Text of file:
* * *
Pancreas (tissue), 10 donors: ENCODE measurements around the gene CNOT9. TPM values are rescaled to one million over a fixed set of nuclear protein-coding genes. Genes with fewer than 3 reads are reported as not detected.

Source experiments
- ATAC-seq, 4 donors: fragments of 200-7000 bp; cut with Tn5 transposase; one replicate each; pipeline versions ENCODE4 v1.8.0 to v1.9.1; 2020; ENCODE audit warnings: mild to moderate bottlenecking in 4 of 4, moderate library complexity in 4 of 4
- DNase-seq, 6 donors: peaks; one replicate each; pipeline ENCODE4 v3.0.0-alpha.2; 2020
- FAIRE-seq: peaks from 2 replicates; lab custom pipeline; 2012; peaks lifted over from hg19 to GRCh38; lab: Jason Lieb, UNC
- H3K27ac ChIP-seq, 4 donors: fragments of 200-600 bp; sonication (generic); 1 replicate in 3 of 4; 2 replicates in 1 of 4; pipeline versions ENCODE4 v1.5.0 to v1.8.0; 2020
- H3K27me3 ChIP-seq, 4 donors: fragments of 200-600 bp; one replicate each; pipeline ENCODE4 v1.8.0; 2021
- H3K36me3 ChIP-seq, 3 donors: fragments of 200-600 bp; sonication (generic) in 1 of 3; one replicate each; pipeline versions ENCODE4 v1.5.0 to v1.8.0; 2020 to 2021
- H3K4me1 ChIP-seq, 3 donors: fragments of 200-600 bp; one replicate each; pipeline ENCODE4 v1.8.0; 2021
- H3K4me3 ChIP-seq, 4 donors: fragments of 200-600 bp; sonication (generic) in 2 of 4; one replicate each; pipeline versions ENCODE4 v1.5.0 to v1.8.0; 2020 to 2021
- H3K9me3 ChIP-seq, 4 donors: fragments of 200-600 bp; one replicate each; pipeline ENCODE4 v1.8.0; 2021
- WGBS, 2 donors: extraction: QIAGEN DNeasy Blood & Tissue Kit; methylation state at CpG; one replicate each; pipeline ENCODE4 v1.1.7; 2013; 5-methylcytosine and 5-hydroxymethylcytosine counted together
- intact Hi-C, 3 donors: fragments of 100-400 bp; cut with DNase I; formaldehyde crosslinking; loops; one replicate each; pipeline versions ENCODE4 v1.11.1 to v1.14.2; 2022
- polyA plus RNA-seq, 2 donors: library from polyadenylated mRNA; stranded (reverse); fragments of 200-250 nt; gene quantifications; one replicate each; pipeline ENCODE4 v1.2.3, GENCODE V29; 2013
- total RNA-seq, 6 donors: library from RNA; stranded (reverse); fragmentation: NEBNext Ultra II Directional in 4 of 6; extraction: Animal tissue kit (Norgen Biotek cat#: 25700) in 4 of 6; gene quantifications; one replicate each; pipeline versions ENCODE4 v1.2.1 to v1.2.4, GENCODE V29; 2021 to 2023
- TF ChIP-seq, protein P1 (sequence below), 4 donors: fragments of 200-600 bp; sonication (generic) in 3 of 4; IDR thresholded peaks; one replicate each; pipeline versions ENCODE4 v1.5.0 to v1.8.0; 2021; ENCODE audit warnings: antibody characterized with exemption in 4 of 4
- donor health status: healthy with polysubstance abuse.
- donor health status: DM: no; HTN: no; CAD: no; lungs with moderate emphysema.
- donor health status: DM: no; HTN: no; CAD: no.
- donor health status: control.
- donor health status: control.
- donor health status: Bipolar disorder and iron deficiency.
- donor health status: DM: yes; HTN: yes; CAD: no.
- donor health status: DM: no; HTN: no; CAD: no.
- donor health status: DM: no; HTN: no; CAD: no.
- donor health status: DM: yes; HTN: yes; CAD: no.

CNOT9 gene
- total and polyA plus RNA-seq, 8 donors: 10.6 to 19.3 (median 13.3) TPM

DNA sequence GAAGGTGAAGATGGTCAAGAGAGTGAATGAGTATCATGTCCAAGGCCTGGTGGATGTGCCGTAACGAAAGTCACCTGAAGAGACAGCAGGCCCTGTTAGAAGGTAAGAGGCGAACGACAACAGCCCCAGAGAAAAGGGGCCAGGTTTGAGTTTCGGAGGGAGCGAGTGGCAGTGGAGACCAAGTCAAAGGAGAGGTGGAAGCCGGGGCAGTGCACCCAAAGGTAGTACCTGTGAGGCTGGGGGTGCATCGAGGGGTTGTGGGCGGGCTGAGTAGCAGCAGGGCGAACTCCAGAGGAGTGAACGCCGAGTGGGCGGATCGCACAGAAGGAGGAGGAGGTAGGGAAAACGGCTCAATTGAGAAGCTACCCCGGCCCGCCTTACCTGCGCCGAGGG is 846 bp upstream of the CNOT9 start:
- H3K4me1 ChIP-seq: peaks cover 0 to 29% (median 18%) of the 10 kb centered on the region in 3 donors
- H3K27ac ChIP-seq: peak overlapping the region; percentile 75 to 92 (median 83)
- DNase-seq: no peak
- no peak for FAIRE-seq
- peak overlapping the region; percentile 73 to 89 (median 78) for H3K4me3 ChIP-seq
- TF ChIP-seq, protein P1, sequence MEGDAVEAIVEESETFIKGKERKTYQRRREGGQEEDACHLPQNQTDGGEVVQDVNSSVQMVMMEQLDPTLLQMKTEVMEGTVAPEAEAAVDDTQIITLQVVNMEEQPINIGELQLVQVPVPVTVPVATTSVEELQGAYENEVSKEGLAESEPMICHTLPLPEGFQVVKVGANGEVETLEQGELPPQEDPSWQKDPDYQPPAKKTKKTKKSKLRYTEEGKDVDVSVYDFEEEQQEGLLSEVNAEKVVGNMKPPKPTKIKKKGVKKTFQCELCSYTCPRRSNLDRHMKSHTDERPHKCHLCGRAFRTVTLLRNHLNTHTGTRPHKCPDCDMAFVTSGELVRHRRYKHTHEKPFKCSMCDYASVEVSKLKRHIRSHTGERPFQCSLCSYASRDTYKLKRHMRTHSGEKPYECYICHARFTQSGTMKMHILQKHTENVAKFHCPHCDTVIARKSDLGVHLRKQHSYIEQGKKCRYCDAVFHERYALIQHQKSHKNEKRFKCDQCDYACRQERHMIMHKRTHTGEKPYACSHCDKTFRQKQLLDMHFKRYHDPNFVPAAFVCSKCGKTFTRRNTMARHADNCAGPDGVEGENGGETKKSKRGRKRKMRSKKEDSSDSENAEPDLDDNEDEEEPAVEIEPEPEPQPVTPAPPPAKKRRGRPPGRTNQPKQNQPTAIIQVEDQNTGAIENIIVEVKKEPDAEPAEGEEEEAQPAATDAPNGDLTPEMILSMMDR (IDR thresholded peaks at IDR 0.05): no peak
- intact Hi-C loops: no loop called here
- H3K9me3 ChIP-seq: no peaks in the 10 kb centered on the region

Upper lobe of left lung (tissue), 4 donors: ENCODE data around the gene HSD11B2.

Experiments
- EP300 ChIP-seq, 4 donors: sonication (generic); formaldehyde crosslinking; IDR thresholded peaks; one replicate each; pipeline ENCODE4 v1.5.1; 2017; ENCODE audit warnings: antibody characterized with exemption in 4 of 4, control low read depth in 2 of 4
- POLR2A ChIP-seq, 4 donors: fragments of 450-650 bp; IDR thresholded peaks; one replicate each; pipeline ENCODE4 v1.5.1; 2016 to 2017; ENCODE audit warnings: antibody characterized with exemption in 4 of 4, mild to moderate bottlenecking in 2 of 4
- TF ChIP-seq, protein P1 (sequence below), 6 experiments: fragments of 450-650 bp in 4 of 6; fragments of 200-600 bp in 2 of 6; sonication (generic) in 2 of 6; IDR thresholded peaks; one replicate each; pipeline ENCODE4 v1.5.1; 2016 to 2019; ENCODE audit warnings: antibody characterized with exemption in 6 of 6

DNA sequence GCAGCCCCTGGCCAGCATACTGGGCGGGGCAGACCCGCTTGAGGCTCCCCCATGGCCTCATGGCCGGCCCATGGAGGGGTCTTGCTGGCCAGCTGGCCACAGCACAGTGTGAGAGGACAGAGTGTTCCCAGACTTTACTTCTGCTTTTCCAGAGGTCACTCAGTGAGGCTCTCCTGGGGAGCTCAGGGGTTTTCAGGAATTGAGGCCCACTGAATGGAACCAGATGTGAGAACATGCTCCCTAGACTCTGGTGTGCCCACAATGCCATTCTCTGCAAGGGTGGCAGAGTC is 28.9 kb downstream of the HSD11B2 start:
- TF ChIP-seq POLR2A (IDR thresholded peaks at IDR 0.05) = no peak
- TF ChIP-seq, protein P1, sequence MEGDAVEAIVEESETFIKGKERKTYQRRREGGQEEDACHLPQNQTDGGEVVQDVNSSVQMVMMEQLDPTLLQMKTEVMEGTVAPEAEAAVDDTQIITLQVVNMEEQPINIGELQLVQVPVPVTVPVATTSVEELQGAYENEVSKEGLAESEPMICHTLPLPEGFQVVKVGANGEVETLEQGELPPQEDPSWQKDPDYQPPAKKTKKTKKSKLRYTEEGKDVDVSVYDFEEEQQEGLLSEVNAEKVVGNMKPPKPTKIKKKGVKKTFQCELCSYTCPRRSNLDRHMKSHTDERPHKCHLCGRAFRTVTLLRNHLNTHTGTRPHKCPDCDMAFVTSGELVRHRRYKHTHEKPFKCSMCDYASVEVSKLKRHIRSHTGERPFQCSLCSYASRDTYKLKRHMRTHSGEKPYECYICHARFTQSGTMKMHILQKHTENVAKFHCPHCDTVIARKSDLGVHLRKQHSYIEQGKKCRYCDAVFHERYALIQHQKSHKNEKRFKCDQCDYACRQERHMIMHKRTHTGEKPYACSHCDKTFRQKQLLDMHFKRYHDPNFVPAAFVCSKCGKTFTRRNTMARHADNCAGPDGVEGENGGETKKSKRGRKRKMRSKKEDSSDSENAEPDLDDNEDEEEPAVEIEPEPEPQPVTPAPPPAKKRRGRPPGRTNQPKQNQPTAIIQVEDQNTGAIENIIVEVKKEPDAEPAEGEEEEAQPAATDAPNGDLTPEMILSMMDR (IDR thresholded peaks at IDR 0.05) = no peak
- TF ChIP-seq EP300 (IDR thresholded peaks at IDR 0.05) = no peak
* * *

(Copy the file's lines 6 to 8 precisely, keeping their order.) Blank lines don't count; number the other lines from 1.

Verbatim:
- H3K27ac ChIP-seq, 4 donors: fragments of 200-600 bp; sonication (generic); 1 replicate in 3 of 4; 2 replicates in 1 of 4; pipeline versions ENCODE4 v1.5.0 to v1.8.0; 2020
- H3K27me3 ChIP-seq, 4 donors: fragments of 200-600 bp; one replicate each; pipeline ENCODE4 v1.8.0; 2021
- H3K36me3 ChIP-seq, 3 donors: fragments of 200-600 bp; sonication (generic) in 1 of 3; one replicate each; pipeline versions ENCODE4 v1.5.0 to v1.8.0; 2020 to 2021